Kicking off the Women’s Sports Movement
It can be argued that the women’s sports movement started in 1972 with the passing of Title IX, but came to fruition nearly 20 years later thanks to women’s soccer. In 1991, the women on the USWNT didn’t just win the inaugural Women’s World Cup–they dominated every team they faced on soccer’s biggest stage. The U.S. women outscored their opponents 49-0 throughout the tournament, including a 5-0 shutout of Canada to qualify in the first place.
According to the players, they felt pressure to excel. “We didn’t let anything distract or deter us from what our goal was,” forward Carin Gabarra said of her experiences. “We had to grow up in a Title IX world where we were just now getting an even playing field in a lot of respects. We were excited that we had the opportunity, and we were going to make the most of it to win that world championship.”
Following a disappointing third-place finish in 1995, the USWNT won the Olympic gold in 1996, the first-ever Games that included women’s soccer. Then, in the 1999 World Cup, which is widely considered women’s soccer’s watershed moment, the sport’s popularity exploded–the Women’s World Cup field was expanded to 16 teams and was declared the “largest women’s sporting event in history” with 460,000 advanced tickets sold on June 18, 1999, and 40 million U.S. viewers. The U.S. was chosen as a host site and, once again, the USWNT dominated in opening rounds, outsourcing North Korea, Nigeria, and Denmark by a combined scoreline of 13-1.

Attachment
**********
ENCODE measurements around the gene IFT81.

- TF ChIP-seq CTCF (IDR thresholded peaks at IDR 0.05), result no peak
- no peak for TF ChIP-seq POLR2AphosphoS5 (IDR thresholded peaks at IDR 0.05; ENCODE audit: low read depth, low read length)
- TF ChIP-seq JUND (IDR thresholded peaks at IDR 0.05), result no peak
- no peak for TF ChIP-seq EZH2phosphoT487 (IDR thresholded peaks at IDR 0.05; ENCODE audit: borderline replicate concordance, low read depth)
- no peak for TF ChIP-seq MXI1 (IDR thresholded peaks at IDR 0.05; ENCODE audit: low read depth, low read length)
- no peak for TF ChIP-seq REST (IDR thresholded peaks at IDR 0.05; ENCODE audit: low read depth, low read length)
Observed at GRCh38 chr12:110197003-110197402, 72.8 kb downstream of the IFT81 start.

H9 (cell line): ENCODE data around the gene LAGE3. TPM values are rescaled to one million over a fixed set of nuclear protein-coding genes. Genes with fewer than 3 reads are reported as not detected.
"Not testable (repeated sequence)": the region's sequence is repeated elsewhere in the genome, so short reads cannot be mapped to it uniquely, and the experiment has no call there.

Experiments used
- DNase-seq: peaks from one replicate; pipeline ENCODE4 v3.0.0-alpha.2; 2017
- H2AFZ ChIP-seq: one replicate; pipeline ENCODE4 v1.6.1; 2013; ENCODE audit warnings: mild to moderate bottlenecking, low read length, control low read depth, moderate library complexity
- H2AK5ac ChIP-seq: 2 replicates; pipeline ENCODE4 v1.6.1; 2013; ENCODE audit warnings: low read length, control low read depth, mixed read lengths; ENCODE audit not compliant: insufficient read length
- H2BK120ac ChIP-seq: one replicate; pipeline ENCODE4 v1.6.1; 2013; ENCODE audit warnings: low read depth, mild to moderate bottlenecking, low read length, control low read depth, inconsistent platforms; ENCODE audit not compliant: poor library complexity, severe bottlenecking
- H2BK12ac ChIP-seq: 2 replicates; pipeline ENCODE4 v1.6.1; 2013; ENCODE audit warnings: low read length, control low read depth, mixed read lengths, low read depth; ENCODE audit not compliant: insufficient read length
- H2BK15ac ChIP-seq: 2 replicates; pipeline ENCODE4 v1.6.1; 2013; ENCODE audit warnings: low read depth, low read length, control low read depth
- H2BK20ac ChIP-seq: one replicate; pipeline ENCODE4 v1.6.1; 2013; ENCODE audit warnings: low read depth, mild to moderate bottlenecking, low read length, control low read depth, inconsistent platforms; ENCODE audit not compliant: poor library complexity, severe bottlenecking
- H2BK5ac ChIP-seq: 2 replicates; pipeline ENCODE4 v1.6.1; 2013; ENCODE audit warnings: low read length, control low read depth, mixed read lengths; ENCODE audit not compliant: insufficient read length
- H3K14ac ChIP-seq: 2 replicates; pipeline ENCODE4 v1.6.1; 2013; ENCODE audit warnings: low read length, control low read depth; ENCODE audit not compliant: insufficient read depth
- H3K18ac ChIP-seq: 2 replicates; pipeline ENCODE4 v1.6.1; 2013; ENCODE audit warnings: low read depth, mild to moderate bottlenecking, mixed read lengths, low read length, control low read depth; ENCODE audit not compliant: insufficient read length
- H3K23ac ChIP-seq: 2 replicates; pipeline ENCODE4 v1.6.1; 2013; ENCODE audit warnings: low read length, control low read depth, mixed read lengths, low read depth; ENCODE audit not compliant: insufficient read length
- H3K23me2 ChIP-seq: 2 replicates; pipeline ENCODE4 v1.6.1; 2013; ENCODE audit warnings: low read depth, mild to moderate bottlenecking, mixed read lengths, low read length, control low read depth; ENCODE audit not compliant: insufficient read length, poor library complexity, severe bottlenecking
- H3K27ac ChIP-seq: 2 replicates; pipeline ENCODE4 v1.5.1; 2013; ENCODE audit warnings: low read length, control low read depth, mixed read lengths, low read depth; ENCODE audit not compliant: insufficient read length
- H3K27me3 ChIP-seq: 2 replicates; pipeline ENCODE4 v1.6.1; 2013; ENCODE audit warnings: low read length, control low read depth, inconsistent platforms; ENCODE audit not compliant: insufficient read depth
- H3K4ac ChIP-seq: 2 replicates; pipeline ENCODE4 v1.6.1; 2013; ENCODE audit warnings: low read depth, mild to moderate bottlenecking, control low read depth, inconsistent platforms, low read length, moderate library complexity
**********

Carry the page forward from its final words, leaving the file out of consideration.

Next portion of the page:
After the USWNT advanced to the finals, 90,000 fans gathered in the Rose Bowl Stadium to watch them take home gold against China in what is considered one of the most memorable games in the history of the sport, and the team’s resounding performance is historically viewed as not only a win for the athletes involved but proof of the success of Title IX. It also resulted in one of the most iconic (and at the time, controversial) sports images of all time, as Brandi Chastain ripped her shirt off after scoring the game-winning penalty kick and faced scrutiny for “shifting the focus away from the football and the tournament.”
Chastain wasn’t overly concerned with the criticism and added that her celebration, which female athletes are often criticized for, gave the sport and her platform more visibility. “There’s always going to be someone who says, ‘Why did you do that? That’s disrespectful,'” she said. “I was grateful for those comments because it gave me a new platform to express myself about what sport has given me.”